One mother said: 'My son was privately-educated and he is a stockbroker. He had nothing do with it but has been arrested anyway.  The police just rounded everyone up.'

A friend of one of the young men who had blood on his shirt said he was a friend of Mr Matthews-Burton, who had tried to help the teenager after he was fatally injured.

He said: 'He and Tyrell were simply in the wrong place at the wrong time.  It was nothing to do with gangs - they had just gone on holiday with a group of five friends and it was just bad luck.'

An ambulance was called to the brawl outside the closed bar in the popular town of Malia, which is known for its wild nightlife, but the young man is believed to have died on his way to hospital.

Today Greek coroner Manolis Michalodimitrakis said: 'There were two stab wounds, to the back and to the chest.  'He was clearly pinned down and killed execution style - there were no defence wounds.  'The knife punctured his lung and heart. He lost almost half of his blood.'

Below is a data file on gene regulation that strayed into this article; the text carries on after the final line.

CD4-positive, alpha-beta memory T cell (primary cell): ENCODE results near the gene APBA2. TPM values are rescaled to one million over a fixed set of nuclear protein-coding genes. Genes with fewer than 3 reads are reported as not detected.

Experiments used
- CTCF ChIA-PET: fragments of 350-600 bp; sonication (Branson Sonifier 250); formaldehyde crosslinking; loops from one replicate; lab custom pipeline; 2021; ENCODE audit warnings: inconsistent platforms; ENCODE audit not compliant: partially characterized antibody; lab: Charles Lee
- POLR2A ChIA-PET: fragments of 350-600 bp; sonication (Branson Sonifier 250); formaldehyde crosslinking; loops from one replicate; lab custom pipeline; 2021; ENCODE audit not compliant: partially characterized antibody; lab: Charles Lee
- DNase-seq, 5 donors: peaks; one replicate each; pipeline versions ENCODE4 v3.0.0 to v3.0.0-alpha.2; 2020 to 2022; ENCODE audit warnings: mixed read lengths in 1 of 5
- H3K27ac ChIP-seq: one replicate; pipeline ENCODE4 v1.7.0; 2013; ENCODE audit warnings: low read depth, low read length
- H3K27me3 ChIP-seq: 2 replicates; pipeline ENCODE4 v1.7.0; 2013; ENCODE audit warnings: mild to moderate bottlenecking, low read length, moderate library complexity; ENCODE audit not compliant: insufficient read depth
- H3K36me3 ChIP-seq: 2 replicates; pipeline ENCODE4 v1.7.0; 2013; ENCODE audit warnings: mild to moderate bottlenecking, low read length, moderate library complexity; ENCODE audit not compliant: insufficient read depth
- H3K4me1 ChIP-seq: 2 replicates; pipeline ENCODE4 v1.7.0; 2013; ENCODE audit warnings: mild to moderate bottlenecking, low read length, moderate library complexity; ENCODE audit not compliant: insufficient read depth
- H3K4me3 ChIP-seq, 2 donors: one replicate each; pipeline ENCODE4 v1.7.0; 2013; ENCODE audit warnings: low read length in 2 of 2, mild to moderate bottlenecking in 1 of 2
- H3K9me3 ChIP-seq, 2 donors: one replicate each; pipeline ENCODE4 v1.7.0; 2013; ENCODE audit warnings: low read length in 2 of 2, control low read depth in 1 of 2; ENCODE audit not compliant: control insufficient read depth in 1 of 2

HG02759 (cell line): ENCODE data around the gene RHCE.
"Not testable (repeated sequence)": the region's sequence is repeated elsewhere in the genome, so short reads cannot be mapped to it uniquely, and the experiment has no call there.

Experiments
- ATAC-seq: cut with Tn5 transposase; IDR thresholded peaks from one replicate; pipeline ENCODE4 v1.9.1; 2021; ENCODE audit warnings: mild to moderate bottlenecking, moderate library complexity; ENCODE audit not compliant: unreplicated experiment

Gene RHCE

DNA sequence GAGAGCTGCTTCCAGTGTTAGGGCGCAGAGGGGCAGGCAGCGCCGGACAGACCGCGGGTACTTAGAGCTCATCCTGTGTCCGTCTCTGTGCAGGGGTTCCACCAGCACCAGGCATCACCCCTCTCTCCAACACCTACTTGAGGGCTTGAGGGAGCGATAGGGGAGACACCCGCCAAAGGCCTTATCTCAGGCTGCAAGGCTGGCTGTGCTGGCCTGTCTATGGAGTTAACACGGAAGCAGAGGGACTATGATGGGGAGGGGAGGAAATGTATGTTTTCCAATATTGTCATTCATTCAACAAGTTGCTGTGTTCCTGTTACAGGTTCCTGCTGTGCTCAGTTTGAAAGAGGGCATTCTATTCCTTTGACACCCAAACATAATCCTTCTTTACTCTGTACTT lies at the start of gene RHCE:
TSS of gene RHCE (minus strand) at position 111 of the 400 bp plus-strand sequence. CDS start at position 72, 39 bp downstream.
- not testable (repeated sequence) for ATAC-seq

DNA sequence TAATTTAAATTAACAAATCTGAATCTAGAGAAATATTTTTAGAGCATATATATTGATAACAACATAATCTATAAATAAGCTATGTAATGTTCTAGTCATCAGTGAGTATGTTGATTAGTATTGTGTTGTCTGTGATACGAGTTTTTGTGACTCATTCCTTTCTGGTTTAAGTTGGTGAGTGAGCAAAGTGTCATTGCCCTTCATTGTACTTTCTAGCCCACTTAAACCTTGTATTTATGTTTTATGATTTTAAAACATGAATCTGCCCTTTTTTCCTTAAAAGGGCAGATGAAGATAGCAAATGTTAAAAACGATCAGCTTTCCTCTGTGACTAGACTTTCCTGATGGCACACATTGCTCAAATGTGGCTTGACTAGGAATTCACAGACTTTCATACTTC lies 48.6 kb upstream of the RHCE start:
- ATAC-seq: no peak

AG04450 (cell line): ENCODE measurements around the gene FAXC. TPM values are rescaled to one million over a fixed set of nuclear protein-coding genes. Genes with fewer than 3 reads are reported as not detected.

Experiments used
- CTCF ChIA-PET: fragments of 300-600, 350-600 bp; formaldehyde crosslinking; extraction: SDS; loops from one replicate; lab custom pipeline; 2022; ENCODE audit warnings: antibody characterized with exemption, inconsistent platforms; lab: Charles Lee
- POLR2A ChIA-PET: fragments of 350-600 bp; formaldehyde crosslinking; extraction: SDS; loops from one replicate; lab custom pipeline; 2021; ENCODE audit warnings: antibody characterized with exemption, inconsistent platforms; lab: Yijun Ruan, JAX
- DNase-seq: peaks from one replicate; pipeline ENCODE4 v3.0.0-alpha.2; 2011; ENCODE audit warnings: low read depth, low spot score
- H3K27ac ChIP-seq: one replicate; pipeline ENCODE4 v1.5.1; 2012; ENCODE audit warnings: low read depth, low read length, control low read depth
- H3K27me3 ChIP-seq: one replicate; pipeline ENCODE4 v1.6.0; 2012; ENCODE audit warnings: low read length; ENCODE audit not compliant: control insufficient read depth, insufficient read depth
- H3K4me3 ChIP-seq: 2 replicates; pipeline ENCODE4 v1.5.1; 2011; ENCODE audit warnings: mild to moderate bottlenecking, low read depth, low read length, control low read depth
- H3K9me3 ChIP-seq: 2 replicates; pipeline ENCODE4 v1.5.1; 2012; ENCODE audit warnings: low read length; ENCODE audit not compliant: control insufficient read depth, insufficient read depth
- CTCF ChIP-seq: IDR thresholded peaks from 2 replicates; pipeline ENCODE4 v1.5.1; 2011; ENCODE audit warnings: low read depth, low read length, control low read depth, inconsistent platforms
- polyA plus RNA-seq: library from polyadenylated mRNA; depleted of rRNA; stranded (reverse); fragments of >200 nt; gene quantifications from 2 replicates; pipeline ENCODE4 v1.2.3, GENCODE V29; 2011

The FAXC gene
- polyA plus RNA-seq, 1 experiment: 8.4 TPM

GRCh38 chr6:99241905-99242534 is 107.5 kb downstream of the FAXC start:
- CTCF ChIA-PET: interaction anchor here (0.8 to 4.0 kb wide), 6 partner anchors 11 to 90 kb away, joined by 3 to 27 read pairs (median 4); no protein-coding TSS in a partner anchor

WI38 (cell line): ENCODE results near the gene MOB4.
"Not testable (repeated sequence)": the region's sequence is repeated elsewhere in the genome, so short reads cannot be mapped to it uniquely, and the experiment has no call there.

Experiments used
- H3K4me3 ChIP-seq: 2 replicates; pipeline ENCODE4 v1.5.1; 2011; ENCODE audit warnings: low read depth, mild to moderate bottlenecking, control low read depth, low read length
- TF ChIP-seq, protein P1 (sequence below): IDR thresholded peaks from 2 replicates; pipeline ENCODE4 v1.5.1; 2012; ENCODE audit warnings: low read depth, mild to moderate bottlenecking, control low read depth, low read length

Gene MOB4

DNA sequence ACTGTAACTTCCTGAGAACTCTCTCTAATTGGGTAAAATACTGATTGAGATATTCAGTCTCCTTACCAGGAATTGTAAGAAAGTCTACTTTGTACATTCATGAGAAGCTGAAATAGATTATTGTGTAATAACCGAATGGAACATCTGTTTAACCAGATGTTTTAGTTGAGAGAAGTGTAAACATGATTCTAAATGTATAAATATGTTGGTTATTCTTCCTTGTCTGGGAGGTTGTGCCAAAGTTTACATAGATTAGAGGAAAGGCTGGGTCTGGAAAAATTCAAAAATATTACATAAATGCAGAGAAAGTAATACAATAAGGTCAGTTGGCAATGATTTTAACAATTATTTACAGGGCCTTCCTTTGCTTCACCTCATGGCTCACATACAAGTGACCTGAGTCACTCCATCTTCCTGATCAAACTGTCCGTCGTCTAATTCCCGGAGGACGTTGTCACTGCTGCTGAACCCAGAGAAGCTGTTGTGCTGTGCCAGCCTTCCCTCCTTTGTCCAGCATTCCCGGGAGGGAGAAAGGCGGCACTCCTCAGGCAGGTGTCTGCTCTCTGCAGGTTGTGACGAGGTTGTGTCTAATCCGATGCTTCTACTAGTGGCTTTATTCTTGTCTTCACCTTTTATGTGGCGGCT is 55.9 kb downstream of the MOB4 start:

Harry Nye, 18, from Kent, said he witnessed the fight, which is understood to have taken place outside the Safari Club in the resort.

He told the Daily Mirror: 'We saw one guy having his head stamped on and this other lad just fell straight. I've never seen that much blood.'

A spokesman for the Foreign and Commonwealth Office said: 'We can confirm the death of a British national in Malia, Greece on 23 July.  He added: 'We are aware of the arrests of a number of British nationals in Malia, Crete, on July 23.  'We are in touch with the local authorities and stand ready to provide consular assistance.'

Authorities on the island which is popular with young British tourists on a budget said a post-mortem would be conducted on Crete before the body was repatriated.


Abercrombie & Fitch face legal action in France for only employing 'good looking' staff at flagship Paris store

I don't think this will get far in Paris

American fashion giant Abercrombie & Fitch is under investigation for only employing good looking sales staff at its flagship store in Paris.